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WRITTEN BY PAUL GREGUTT
ILLUSTRATED BY SUSAN JOUFLAS
An alternative white melds the floral and fruity, elegant and unctuous
Hey kids, it's time to play the exciting new wine-identification game, "Grape, Barrel or Rock?"
Here's how it works. First, I give you an unpronounceable French word. Then, you tell me if it is 1) a grape, 2) a type of dirt, 3) a species of oak, 4) an obscure village set in picturesque wine country or 5) a name that some marketing maven has completely made up, like Zorkotox.
Ready? Here we go! Today's wine word is viognier. Pronounced VEE-own-yay. And if you guessed it's a type of grape, go to the head of the class. Because viognier is about the hippest, coolest white-wine grape around.
Just a few years ago, viognier became the fashion-forward darling of American winemakers grown tired of making fat, oaky chardonnays. They wanted white-wine alternatives, but when they looked around, there weren't any sure-fire consumer-pleasers. Riesling is too sweet for some folks and carries an unfortunate cheap image. Gew¸rztraminer doesn't exactly roll on or off the tongue; and sauvignon blanc, though I love it, strikes many as too grassy.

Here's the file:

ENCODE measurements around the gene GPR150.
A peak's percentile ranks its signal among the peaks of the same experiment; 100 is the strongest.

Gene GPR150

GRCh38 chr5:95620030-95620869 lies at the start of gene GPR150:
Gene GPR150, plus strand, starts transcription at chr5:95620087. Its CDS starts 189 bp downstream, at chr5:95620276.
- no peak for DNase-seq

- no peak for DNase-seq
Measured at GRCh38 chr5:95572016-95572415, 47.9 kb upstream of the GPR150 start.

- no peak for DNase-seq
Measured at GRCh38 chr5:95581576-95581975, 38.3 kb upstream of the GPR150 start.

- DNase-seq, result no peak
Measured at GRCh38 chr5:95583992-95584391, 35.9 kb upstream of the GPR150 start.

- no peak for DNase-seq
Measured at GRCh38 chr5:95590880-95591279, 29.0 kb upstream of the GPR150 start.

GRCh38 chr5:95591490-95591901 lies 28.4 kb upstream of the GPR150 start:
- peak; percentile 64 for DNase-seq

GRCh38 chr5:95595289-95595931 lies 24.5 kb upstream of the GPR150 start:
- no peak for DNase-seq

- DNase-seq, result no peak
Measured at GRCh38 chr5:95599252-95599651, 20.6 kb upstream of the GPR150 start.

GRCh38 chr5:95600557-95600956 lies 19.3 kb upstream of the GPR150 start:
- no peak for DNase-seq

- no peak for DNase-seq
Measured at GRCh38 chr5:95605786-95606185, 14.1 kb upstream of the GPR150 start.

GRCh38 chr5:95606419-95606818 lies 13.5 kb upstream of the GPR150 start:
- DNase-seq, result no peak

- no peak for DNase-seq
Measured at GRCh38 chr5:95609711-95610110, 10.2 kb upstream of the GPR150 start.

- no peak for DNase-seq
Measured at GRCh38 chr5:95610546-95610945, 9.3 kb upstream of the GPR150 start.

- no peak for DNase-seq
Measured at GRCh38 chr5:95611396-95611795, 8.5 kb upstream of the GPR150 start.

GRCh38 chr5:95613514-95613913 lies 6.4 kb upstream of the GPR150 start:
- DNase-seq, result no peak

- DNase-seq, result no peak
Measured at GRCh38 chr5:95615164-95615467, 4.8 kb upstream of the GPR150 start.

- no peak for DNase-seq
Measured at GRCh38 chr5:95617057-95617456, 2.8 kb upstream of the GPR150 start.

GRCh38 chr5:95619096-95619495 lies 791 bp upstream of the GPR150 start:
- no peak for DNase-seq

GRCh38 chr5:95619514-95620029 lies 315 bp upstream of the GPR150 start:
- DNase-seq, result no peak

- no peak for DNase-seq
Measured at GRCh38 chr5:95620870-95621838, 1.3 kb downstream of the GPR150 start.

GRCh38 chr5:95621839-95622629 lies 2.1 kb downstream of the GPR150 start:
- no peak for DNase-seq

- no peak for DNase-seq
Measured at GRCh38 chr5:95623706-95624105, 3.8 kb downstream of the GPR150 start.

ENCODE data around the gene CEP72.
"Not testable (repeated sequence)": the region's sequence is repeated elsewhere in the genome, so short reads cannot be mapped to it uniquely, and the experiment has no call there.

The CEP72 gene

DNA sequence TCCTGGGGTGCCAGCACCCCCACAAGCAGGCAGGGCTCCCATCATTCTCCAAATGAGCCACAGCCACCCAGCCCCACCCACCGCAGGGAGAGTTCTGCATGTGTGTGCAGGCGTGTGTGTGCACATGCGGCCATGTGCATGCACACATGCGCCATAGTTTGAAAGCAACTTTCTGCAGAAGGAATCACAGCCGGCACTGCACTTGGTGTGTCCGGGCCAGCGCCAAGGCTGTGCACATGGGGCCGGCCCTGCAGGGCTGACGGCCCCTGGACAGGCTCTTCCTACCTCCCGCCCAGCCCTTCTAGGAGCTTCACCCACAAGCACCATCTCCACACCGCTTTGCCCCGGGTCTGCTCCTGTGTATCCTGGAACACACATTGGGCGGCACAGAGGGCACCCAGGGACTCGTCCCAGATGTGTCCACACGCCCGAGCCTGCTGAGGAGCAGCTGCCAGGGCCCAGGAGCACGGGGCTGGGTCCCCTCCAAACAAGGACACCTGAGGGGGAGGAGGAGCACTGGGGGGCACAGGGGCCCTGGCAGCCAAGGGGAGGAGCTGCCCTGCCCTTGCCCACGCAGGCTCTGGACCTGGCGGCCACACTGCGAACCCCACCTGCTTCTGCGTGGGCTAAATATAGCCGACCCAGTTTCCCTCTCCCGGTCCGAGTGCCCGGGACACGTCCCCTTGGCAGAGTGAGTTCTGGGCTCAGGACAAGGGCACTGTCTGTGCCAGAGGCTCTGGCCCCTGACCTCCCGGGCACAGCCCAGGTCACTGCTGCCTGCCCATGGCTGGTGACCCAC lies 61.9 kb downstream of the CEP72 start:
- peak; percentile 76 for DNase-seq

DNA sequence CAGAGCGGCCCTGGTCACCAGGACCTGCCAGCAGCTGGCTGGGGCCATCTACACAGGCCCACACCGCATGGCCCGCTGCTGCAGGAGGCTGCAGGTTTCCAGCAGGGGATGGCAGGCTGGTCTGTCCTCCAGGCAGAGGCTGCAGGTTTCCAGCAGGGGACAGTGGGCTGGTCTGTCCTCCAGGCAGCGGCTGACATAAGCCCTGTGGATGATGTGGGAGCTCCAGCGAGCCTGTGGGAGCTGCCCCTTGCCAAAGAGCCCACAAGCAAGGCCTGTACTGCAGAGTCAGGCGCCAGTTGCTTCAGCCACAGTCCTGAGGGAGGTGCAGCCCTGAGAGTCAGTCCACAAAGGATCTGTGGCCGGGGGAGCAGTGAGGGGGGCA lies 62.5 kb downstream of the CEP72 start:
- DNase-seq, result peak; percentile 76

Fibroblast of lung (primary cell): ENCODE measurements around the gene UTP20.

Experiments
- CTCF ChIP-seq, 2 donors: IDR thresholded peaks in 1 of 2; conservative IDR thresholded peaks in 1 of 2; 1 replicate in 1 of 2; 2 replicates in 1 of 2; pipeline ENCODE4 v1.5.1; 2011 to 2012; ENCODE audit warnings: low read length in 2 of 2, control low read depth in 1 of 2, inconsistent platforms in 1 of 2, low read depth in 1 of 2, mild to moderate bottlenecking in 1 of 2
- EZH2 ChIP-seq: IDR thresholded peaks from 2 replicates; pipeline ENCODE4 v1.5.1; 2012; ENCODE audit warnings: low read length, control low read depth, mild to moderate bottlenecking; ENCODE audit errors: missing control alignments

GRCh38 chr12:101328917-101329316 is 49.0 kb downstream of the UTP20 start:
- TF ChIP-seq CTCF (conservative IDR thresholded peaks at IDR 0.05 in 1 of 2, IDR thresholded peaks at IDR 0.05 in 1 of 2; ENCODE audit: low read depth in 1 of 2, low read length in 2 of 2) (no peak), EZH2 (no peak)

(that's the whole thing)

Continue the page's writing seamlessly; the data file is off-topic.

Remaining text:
Well, how about viognier? There's a lot to recommend it. It's originally from the Rhone, like syrah. It's best when fermented and aged in stainless steel, so there are no costly barrels to buy. It strikes a neat flavor chord composed of citrus blossom, vivid peach and tangerine, and a tangy, textured elegance. Viognier even sounds a bit like char-dough-nay.
So growers began growing it, and wineries up and down the West Coast began making it. What started as a curiosity on the occasional hip-restaurant wine list soon became a minor flood, inundating the "Whazzat?" section of your supermarket wine department, and spreading confusion in its wake.
Viognier has its problems, and they start in the vineyard. The grape is finicky. If it is planted in a hot site and allowed to ripen too long, it makes a fat, oily and alcoholic wine, a syrupy shadow of itself. If it's picked too early, or planted in a site that's a touch too cool, it turns into bitter lemon juice. Putting it into new oak makes it taste like watered-down chardonnay.
So vee-own-yay can be a bit of a pain-in-the-A. Yet, it can claim greatness. A teeny-tiny appellation in the Rhone Valley called Condrieu contained, as recently as 40 years ago, virtually all the viognier vines left in the world. Back then, fewer than 20 acres of viognier vines were growing in Condrieu. Practically nobody had heard of it, but those who tasted Condrieu seemed to agree it was wonderful a beguiling, exotic melding of opposites, intensely floral and richly fruity; delicately elegant and ripely unctuous.
Eventually, a few curious souls began growing it over here. Josh Jensen was one; his Calera viognier is still one of the very best from California. So, how do you find the good stuff? Here's a short course on viognier, what to look for and what to avoid.